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Brexit may cut UK's GDP by 2-7% by 2030, says report

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Britain's exit from the European Union (EU) may lower the country's gross domestic product (GDP) by 2 to 7 per cent by 2030, a recent AXA Investment Managers' report said, as a poll on Monday showed that votes in the stay-or-go clash are evenly split.

BRITAIN'S exit from the European Union (EU) may lower the country's gross domestic product (GDP) by 2 to 7 per cent by 2030, a recent AXA Investment Managers' report said, as a poll on Monday showed that votes in the stay-or-go clash are evenly split.

The AXA report comes ahead of the referendum on Brexit on June 23. Its base case is for the UK to vote to stay within the EU, though it has urged investors to hedge the risk of a possible Brexit.

"The referendum has opened a Pandora's Box of political uncertainties in Europe, ranging from balkanisation to deeper integration," the report said.

The Financial Times poll showed on Monday that votes are split down the middle.

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"The immediate impact on risk assets would be significant, although less so than during the financial crisis episode. Moreover, we cannot exclude a longer lasting negative feedback between markets, economies and political developments in Europe," the report said.

It kept its "underweight" call on equities, and its positive view on credit. "We expect the UK to vote 'Remain', which would spark a short-lived relief rally and push gilt yields higher. Rich stock market valuations should limit the upside potential."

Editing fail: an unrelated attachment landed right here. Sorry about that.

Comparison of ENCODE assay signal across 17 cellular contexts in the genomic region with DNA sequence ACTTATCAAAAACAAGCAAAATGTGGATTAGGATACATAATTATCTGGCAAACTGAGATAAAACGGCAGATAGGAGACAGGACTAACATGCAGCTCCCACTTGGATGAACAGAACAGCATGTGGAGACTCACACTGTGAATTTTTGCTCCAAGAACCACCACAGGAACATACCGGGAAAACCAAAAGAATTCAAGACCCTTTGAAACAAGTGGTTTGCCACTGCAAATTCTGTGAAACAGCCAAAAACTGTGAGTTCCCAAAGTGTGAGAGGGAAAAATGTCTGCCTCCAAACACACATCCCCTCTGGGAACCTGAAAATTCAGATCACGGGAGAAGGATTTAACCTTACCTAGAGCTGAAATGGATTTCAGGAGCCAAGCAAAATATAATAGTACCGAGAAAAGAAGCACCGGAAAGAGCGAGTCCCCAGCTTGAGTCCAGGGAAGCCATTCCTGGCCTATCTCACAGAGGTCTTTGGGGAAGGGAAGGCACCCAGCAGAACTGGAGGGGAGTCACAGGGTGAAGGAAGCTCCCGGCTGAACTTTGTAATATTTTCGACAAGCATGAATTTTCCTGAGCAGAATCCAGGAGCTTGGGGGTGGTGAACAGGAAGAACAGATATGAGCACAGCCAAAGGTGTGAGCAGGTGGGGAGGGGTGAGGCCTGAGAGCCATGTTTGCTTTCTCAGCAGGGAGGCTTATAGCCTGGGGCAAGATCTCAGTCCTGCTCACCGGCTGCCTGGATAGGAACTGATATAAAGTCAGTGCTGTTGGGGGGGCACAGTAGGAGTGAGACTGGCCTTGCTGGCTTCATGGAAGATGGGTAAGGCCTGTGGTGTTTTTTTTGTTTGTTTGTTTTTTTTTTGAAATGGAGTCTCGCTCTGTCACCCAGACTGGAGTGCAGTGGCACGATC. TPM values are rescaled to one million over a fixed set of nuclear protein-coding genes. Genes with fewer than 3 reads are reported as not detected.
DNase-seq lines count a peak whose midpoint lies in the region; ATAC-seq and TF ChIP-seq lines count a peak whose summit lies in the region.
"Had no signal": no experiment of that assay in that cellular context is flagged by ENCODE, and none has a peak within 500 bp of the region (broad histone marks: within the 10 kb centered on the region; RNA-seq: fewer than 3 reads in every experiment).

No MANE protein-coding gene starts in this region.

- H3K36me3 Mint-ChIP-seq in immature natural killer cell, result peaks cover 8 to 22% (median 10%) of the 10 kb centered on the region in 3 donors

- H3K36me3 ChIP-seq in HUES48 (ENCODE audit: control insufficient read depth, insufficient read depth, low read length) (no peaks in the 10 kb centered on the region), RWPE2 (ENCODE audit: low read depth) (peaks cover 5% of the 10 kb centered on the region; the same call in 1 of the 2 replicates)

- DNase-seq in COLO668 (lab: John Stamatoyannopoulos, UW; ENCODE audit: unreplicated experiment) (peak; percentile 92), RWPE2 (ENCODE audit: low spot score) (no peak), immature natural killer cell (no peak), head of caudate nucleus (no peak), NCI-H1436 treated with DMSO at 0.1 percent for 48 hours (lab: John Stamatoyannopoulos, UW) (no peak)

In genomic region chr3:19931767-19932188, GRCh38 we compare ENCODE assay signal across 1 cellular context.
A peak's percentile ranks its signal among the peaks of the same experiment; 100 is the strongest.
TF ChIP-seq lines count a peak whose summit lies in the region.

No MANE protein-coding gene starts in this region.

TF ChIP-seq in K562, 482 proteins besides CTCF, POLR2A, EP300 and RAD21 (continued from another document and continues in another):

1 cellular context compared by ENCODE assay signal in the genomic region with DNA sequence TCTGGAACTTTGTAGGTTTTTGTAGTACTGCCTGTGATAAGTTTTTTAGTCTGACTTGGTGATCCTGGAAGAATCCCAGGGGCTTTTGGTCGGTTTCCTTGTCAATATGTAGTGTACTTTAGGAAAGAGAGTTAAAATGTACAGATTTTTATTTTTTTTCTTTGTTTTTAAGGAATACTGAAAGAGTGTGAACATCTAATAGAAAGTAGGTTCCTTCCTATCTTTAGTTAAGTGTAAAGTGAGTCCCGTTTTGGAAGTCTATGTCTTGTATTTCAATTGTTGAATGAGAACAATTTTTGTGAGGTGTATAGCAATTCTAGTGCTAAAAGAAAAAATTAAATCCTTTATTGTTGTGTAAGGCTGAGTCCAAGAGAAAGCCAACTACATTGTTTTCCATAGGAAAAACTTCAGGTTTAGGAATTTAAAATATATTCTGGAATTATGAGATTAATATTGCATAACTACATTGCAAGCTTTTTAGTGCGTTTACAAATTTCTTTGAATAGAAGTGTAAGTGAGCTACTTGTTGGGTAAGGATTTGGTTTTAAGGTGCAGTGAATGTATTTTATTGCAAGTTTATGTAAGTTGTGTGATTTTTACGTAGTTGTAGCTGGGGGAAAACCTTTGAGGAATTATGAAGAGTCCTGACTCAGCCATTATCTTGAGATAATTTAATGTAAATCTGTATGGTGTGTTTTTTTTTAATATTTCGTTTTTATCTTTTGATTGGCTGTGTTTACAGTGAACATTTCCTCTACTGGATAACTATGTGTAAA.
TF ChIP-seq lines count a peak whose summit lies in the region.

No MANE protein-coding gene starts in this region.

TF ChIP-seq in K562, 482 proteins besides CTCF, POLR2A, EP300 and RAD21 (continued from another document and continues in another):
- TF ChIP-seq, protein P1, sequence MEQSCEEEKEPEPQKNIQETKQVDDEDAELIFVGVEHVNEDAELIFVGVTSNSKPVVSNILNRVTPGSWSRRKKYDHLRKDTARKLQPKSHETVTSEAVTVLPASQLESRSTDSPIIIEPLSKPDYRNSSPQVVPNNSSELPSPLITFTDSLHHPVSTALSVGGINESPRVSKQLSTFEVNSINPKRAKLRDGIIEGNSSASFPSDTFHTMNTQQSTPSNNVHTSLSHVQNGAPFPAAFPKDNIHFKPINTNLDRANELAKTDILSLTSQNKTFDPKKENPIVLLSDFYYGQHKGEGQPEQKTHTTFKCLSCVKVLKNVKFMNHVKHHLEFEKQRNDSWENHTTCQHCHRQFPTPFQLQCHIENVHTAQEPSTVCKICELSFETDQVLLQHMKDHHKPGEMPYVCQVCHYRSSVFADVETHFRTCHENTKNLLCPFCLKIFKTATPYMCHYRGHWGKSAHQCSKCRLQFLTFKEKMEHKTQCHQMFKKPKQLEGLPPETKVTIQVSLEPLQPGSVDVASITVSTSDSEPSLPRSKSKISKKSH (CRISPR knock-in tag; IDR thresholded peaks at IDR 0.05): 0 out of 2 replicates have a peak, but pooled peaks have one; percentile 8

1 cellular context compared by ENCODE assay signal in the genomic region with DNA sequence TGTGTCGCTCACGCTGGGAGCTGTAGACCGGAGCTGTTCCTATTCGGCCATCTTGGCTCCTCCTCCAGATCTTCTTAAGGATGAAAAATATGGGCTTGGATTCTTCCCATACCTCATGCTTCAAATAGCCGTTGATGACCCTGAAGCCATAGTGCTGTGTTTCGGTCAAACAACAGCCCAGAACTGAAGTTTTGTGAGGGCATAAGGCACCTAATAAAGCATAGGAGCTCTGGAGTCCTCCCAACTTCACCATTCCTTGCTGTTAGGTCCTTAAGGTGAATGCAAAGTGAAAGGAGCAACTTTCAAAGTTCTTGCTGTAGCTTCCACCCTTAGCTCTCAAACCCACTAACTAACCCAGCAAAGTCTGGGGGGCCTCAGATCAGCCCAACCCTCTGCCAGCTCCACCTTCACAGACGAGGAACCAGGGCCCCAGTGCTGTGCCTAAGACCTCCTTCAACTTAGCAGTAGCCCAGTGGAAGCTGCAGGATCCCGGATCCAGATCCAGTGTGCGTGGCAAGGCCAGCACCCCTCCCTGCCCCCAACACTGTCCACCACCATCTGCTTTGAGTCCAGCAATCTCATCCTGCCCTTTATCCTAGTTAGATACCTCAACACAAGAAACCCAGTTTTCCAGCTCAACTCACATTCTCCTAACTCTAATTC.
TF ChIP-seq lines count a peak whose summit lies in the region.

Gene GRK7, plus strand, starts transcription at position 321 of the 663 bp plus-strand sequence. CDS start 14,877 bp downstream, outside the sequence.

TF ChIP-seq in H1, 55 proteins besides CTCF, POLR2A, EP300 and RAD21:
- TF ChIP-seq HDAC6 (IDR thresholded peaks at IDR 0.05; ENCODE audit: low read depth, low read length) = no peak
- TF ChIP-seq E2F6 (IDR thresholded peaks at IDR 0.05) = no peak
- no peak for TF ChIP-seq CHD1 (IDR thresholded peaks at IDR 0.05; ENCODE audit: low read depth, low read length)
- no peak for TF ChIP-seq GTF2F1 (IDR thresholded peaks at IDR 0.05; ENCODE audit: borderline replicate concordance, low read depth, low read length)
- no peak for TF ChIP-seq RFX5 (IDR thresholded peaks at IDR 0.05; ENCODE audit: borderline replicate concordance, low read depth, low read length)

AXA held its 2.8 per cent global growth forecast in 2016, though it warned that growth remains fragile, with "manufacturing fatigue" in the United States offset by a slight acceleration in the euro area and Japan.

"As expected, all the major central banks have opted for inaction, given economic and political uncertainties. In case of Brexit, we expect a coordinated injection of liquidity to assuage market turbulences," it said. "If 'Remain' wins, monetary policy divergences are likely to resurface with the prospect of a Fed hike in July."

This means, AXA added, that the European Central Bank will most likely announce an extension of its purchase programmes in September as inflation will remain muted. The Bank of Japan will be expected to implement additional quantitative easing over autumn, too.

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